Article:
It was back in December of 2014 that the Landmarks Preservation Commission approved (on its second attempt) the residential conversion of the former New York Life Insurance Company Building, later a city office building, at 346 Broadway, in TriBeCa. However, in just the past two weeks, two rulings have come down that will impact the plan from developers Peebles Corporation and Elad Group, being marketed using the alternate address 108 Leonard Street.
One was in favor of the project and came from the LPC. The other was not, and came from a judge. We’ll go through the rulings in chronological order, but first, here is some background on the building itself and the overall conversion plan.
346 Broadway was constructed for the New York Life Insurance Company between 1894 and 1898. Stephen Hatch was originally commissioned to design the building, but died the year construction began. It was completed by the legendary New York City architecture firm McKim, Mead & White. In 1987, the building’s exterior and several portions of its interior were designated city landmarks.
Fast forward nearly a few decades, and the conversion plan. As of December 2014, it included 144 condominiums, plus a restaurant in the two-story former banking hall and community facility space. Exterior restoration, including the recreation of the dome above the clock tower, was part of that plan. John Beyer of Beyer Blinder Belle is the project architect.
Since the conversion requires not just exterior modifications, but a significant reconfiguration of the structure’s interior (including the addition of two new cores), the certificate of appropriateness issued by the LPC included the relocation of several landmarked pieces, among them the president’s office suite, and several stairs.
It turns out that the originally asked for relocation of a stair just off the former banking hall won’t work with the developers’ program. So, on March 22, they asked the LPC amend the certificate of appropriateness to allow them to move that staircase into the proposed restaurant. It would be kept intact, reached the same height it has currently.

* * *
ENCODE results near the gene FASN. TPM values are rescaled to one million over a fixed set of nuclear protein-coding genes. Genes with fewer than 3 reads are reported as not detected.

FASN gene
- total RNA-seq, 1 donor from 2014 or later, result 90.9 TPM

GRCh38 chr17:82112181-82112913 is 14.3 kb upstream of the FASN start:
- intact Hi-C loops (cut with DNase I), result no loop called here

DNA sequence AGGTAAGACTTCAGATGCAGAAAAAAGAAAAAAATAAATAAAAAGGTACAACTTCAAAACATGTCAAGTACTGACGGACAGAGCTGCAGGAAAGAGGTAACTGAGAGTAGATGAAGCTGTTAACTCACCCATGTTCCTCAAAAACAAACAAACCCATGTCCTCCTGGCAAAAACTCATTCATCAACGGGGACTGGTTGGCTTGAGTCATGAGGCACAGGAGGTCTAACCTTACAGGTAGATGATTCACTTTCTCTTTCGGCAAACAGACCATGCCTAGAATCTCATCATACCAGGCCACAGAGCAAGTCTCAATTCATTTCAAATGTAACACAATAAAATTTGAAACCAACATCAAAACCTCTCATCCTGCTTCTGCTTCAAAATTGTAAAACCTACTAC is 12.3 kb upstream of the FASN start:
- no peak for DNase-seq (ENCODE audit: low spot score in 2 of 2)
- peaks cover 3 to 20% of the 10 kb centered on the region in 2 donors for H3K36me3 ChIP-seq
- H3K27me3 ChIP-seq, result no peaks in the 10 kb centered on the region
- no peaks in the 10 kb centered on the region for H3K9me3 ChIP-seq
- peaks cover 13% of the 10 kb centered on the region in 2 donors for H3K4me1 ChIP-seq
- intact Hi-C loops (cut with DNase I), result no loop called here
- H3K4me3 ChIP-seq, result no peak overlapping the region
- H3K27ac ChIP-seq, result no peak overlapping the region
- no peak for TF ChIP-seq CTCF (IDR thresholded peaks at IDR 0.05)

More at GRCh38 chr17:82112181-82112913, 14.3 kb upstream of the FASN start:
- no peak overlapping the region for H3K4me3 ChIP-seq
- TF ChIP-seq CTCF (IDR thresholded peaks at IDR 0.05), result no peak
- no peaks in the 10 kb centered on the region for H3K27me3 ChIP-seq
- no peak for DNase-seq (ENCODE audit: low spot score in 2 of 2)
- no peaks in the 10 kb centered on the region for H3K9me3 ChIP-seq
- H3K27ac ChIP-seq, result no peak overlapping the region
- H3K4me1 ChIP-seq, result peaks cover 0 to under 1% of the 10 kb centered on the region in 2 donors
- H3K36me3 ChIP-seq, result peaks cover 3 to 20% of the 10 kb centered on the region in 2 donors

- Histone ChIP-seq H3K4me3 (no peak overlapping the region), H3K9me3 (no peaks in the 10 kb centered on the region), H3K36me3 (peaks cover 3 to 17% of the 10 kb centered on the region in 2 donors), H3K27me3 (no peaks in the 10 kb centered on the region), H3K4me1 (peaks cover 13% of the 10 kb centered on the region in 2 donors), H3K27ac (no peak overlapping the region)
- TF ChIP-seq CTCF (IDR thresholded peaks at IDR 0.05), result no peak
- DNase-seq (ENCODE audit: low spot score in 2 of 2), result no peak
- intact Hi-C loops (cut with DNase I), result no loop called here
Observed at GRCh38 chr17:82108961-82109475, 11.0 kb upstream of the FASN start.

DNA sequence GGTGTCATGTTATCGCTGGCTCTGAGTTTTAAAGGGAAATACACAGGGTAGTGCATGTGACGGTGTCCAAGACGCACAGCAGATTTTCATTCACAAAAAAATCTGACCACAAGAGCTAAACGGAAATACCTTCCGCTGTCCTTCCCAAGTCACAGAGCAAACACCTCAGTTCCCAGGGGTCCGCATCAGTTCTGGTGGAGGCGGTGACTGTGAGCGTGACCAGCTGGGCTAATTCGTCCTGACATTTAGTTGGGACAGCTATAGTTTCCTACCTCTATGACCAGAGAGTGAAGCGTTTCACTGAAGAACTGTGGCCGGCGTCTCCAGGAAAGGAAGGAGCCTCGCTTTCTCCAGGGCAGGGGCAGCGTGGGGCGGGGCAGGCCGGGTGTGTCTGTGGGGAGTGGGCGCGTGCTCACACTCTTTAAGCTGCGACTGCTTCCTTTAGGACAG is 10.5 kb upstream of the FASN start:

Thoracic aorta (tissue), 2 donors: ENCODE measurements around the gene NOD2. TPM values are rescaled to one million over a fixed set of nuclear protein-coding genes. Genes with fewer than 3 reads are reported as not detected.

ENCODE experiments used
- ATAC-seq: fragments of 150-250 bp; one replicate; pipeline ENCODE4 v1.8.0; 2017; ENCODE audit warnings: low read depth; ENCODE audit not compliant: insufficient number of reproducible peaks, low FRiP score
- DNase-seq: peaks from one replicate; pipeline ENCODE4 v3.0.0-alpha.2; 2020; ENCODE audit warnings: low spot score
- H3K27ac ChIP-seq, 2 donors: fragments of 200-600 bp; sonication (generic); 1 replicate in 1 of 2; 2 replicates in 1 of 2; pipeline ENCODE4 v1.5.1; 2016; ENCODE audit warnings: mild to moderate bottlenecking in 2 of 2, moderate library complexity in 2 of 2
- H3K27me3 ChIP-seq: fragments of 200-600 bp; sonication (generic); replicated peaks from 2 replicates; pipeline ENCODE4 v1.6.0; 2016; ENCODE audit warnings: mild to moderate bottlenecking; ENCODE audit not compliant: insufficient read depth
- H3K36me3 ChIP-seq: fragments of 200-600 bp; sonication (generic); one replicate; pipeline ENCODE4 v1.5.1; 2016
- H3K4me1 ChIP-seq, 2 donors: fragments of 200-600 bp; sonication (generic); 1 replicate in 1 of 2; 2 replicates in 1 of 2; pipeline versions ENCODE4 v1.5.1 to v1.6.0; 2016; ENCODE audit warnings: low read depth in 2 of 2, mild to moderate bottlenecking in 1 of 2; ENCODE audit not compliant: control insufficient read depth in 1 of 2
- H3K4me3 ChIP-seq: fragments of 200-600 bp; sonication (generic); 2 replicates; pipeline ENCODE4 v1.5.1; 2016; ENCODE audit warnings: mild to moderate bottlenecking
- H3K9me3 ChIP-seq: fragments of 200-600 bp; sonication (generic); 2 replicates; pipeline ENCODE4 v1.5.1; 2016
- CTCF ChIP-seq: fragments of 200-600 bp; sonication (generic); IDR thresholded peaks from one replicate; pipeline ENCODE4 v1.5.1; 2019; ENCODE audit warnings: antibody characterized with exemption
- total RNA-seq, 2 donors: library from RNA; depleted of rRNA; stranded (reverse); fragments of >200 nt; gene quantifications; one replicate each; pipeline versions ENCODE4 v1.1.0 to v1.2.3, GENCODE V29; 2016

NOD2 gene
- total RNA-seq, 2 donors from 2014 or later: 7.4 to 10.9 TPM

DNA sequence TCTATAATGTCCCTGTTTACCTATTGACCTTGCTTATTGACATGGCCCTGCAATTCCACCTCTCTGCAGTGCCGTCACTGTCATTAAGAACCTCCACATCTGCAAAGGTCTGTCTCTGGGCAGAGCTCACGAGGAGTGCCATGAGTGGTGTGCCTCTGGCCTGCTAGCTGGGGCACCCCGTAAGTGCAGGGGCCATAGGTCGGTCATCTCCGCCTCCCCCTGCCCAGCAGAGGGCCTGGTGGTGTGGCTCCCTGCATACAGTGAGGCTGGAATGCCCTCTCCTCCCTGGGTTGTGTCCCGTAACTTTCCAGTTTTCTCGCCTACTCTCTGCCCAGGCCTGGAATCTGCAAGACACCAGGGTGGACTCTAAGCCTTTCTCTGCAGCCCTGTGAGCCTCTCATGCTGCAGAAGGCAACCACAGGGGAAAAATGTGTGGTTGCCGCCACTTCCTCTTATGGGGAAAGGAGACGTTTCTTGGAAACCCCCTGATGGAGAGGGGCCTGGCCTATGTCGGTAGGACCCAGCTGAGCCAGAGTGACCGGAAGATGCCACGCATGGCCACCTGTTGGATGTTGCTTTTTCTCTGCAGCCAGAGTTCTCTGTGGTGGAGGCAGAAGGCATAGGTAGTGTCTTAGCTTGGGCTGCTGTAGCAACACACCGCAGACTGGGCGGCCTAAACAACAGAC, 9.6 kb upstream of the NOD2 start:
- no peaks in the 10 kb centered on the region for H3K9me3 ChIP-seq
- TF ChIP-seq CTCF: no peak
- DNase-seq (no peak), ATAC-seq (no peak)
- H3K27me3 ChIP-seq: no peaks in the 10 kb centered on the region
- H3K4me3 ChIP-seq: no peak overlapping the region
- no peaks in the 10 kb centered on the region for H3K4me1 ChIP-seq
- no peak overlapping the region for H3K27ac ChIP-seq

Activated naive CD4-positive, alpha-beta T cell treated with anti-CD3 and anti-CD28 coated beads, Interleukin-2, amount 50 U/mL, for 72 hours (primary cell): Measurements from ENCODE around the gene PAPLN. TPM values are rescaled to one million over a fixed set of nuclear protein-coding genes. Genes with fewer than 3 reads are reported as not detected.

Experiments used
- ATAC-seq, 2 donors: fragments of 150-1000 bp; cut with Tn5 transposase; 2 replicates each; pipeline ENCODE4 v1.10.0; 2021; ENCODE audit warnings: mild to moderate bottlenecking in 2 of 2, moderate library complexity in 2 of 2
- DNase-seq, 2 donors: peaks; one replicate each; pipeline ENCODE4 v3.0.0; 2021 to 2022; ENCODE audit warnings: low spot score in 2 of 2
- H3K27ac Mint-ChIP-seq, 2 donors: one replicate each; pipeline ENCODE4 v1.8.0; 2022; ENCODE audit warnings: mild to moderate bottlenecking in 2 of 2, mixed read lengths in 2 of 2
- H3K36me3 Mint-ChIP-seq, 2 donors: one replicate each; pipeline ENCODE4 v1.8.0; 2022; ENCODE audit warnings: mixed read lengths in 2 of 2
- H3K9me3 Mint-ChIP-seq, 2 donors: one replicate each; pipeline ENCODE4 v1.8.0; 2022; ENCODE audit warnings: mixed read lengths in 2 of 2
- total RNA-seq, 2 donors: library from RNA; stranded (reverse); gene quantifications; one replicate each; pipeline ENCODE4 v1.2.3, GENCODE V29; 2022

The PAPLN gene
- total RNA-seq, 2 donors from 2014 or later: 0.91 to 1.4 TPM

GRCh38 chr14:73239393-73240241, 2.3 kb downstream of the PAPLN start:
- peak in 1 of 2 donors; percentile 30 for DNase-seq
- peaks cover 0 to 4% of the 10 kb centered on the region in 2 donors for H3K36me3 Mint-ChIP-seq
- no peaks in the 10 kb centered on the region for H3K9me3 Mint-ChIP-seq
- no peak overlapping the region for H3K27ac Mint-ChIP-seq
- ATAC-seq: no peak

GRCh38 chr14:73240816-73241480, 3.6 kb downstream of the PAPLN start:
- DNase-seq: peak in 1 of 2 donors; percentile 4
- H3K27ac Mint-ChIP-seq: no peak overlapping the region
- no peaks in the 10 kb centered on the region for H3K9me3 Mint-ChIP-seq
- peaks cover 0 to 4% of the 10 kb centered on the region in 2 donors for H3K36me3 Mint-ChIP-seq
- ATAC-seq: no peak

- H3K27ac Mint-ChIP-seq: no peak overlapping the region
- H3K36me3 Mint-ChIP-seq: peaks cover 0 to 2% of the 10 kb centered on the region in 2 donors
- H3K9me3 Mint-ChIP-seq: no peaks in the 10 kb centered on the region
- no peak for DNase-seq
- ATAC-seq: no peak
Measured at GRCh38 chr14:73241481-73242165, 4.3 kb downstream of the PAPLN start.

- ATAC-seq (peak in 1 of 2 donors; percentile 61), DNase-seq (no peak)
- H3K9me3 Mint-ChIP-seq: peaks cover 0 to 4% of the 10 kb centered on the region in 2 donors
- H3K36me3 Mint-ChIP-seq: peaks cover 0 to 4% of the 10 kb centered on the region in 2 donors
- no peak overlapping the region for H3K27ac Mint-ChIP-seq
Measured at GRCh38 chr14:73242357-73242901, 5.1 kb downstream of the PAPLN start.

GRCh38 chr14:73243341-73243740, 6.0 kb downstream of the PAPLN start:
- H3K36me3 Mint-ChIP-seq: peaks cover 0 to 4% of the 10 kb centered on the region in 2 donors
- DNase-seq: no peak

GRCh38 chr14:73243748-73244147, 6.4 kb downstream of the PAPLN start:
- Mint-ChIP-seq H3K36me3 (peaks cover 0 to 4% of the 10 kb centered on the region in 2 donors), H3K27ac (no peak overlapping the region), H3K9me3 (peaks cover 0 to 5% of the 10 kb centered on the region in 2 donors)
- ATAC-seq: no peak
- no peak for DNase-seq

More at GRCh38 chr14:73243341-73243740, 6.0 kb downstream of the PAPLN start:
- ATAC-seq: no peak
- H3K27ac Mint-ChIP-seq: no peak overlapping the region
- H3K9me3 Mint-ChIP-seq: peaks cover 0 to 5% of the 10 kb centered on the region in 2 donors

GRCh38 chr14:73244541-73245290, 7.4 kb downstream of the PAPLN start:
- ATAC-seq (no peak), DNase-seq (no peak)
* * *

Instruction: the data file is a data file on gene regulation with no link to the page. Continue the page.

LPC Chair Meenakshi Srinivasan called it a “very nice amendment,” adding that the staircase’s “poetic aspect” will enhance the space. Commissioner Michael Goldblum expressed “slight sadness.” Commissioner Adi Shamir-Baron said it was appropriate, but loved the idea of an “overly-designed” stair in the small space it now sits. Still, the commissioners voted to approve that application without objection.
As we reported at the time, part of the original conversion plan included turning the clock tower on the Broadway side of the building into space for a private apartment, and with that, taking the clock from manual mechanical winding to automatic electronic operation.
That plan was not popular and the city clock master, Marvin Schneider, was among those who testified against it. At the time, the commission’s general counsel said that while they had the power to mandate the clock keep ticking, they didn’t have the power to mandate how.
Well, on March 31, New York State Supreme Court Judge Lynn R. Kotler ruled that the LPC does in fact have that power, the New York Times reported. So, the clock will continue to be operated via manual winding.
“There can be no dispute that the internal mechanism by which the clock operates is a significant portion of the clock itself,” she wrote in her decision, the Times published. “…and if the commission can issue a violation for its removal or alteration, the Legislature intended to give the commission the power to compel the owner to maintain the clock’s mechanical operation.”
Those who filed the lawsuit, including Mr. Schneider and his fellow clock-winder Forest Markowitz, the Tribeca Trust, the Historic Districts Council, and a group called Save America’s Clocks, celebrated the ruling. “It’s just a huge, huge win,” said their attorney, Michael Hiller, who also represented those fighting the conversion of the former church at 361 Central Park West.
The Times reported that the ruling annulled the certificate of appropriateness. It was unclear if that means simply rethinking the future use of the clock tower space or if it puts the entire conversion project in limbo.
You can view the full presentation slides from the March 22 LPC presentation here: